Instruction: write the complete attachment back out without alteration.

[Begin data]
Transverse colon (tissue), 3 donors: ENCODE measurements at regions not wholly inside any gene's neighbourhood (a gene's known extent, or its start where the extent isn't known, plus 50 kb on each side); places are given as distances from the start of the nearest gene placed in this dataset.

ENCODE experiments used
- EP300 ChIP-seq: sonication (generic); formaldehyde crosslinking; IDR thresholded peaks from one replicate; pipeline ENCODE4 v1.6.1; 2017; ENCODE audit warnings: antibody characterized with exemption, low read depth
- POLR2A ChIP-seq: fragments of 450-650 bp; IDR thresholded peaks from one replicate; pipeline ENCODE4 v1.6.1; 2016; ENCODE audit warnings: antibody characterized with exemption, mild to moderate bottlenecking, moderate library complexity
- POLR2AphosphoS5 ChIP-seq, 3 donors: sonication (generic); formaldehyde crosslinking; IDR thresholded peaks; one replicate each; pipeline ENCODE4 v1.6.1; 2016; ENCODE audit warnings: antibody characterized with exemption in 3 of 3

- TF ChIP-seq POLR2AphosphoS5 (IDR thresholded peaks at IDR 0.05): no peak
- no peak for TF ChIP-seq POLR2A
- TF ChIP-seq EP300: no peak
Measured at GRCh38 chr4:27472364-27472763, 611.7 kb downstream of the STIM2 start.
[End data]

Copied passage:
Transverse colon (tissue), 3 donors: ENCODE measurements at regions not wholly inside any gene's neighbourhood (a gene's known extent, or its start where the extent isn't known, plus 50 kb on each side); places are given as distances from the start of the nearest gene placed in this dataset.

ENCODE experiments used
- EP300 ChIP-seq: sonication (generic); formaldehyde crosslinking; IDR thresholded peaks from one replicate; pipeline ENCODE4 v1.6.1; 2017; ENCODE audit warnings: antibody characterized with exemption, low read depth
- POLR2A ChIP-seq: fragments of 450-650 bp; IDR thresholded peaks from one replicate; pipeline ENCODE4 v1.6.1; 2016; ENCODE audit warnings: antibody characterized with exemption, mild to moderate bottlenecking, moderate library complexity
- POLR2AphosphoS5 ChIP-seq, 3 donors: sonication (generic); formaldehyde crosslinking; IDR thresholded peaks; one replicate each; pipeline ENCODE4 v1.6.1; 2016; ENCODE audit warnings: antibody characterized with exemption in 3 of 3

- TF ChIP-seq POLR2AphosphoS5 (IDR thresholded peaks at IDR 0.05): no peak
- no peak for TF ChIP-seq POLR2A
- TF ChIP-seq EP300: no peak
Measured at GRCh38 chr4:27472364-27472763, 611.7 kb downstream of the STIM2 start.